apollo 13

With God’s help this can be our finest hour

I keep thinking about a conversation from the movie Apollo 13. After a disaster that crippled the Apollo 13 and threatened the lives of all the astronauts on board that space capsule, one of the engineers from ground control despaired, “This could be the worst disaster that NASA has ever experienced.” Another engineer looked at him and said with hope, “With all due respect sir…I believe this will be our finest hour.” It is that second voice of hope that I want to hear. How do we listen to the echo of our confessions that tell us, “in a world that some seek to control and others view with despair, we declare with joy and trust, OUR WORLD BELONGS TO GOD” until that echo reverberates into our hearts and our hearts are turned towards God and towards a world in need? I think of the prophet Jeremiah’s message of hope to the exiled Israelites, “Build houses and settle down; plant gardens and eat what they produce. Marry and have sons and daughters; find wives for your sons and give your daughters in marriage, so that they too may have sons and daughters. Increase in number there; do not decrease.” (Jeremiah 29: 5-6) We can look at this pandemic as a disaster (which it is) that drives us to despair, or as an opportunity to re-tool how we do our work.
I, like you, have experienced a massive overhaul to how I work, play, fellowship and live. The circle of people that I am able to meet face-to-face has shrunk to my immediate family and those with whom I share a workspace. In the midst of the new social distancing protocols as well as the measure we are taking to sanitize our worlds, there is another thing that I am being struck by. I am amazed at how Kingdom work of God is continuing through all the upheaval and even how the work of God’s kingdom is expanding. Let me just list some of those ways:

  1. We are being pushed to care for one another in new and different ways. I don’t want to minimize the difficult reality that all of you are facing. I honour those that are trying, ever so hard, to keep as much “normalcy” in the lives of your children as you can. I recognize that many of you are feeling isolated and alone. That is especially true for those of you who are single and those caring for an aging spouse or parent. In the middle of the struggles that each of us must meet head-on, I am encouraged by the creative ways that you are ministering to one another. I don’t have scientifically verifiable numbers but I would bet (if I were a betting man) that you have made and received more phone calls to and from loved ones than would have happened if times were “normal.” I would also bet that you have said tender words to one another that you might not otherwise have said.
  2. The Church and its leaders have never had to imagine how to shepherd a congregation that needs to know God, follow Jesus and serve our world when the only tool at our disposal is our computers and digital technology. This has pushed us to think beyond what we do in our building…which might be an unanticipated blessing of what has been a very difficult time.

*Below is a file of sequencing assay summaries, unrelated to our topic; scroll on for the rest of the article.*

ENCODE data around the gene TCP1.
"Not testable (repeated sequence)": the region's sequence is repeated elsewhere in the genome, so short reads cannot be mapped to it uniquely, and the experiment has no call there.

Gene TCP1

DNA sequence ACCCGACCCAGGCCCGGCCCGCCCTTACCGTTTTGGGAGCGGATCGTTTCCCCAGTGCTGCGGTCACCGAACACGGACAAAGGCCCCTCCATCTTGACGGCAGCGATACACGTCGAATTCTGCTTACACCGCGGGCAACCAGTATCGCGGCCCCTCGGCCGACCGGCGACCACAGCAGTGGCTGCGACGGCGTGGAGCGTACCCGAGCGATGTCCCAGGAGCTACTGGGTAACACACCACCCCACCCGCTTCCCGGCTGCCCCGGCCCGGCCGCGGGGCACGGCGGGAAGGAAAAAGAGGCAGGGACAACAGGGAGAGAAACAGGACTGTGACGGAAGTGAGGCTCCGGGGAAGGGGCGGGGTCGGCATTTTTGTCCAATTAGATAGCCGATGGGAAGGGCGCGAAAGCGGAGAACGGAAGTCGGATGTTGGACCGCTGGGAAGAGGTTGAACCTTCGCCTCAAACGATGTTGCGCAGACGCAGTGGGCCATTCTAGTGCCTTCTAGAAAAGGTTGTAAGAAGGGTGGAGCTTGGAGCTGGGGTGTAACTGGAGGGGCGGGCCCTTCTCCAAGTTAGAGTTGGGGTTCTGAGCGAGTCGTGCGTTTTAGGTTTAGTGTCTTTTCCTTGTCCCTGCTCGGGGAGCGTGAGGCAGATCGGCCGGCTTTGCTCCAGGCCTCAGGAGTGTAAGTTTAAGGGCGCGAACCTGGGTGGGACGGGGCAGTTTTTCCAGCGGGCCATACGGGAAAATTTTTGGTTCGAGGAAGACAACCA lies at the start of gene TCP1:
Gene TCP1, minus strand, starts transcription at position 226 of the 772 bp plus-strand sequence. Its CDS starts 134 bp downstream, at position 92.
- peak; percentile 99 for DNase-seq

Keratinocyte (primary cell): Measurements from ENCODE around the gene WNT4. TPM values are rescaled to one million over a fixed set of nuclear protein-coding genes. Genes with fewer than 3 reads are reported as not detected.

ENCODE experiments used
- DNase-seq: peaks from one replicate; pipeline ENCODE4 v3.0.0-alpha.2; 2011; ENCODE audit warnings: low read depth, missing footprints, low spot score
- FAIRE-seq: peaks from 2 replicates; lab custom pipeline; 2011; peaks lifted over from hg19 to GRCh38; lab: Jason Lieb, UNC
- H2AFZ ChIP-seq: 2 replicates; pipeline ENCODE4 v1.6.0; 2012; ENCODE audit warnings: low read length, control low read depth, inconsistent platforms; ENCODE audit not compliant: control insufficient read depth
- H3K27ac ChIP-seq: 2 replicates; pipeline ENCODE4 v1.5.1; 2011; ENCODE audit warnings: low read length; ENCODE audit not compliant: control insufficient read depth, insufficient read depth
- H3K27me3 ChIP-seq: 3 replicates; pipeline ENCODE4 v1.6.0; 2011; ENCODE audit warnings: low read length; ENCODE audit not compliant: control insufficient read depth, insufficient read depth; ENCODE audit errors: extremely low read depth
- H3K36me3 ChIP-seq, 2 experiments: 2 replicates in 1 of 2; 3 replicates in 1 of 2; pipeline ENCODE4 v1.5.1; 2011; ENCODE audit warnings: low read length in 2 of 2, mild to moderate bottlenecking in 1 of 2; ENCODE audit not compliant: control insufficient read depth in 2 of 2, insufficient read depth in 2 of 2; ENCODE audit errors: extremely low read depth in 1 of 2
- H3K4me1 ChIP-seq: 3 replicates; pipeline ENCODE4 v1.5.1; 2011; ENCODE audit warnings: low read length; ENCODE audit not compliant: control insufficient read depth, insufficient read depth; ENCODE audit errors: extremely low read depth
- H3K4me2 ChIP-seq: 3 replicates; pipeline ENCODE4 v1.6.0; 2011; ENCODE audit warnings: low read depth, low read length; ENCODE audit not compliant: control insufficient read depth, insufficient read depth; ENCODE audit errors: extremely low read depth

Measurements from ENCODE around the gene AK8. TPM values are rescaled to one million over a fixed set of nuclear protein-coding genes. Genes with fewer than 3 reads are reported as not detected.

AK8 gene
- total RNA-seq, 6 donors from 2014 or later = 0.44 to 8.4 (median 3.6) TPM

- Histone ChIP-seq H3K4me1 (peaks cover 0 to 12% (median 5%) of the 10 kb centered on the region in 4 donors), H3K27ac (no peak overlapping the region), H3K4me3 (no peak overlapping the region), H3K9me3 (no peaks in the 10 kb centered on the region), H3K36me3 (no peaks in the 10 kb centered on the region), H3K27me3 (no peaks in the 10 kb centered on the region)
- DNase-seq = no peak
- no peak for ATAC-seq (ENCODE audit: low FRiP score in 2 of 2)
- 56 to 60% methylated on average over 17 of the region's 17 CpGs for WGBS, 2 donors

3. Worship is happening in homes and within families that puts the primary role of spiritual formation back in the place where it belongs. Fathers and mothers are being tasked to nurture the faith-life of their children in new ways. I am not a lover of change for the sake of change but this is a change that I believe will compel each of us to think deeply about how we ourselves are being spiritually formed and how we can hold and nurture the spiritual lives of one another…especially the young.
  4. We are exploring digital tools that can be used to meet and even to socialize; where participants can see one another in real time and where life can be shared, plans made and where we can be a part of the work of an ever-expanding Kingdom of God (in partnership with the Holy Spirit….of course!)
  5. This new world has complicated many things about life, but it has also compelled us to simplify things. We are being pushed to ask of ourselves, “What is most important?” The call to love God and neighbor is not a new calling. What is new are the means through which we will accomplish that goal. I know that you are praying for me and my family…I am praying for all of you too. I know that you are reaching out to people in your spheres of influence who have particular needs and that you are finding ways to help them. All of this is God’s kingdom work!

I want to extend to you the blessing of God and a blessing from your pastor. May the Lord bless you and keep you! May the LORD’s face shine upon you and give you peace in these unsettling times. With God’s help and through the power of the Holy Spirit, this can be our finest hour.
Peace and Joy for 2021,
Pastor David Tigchelaar

Today’s Daily Devotional

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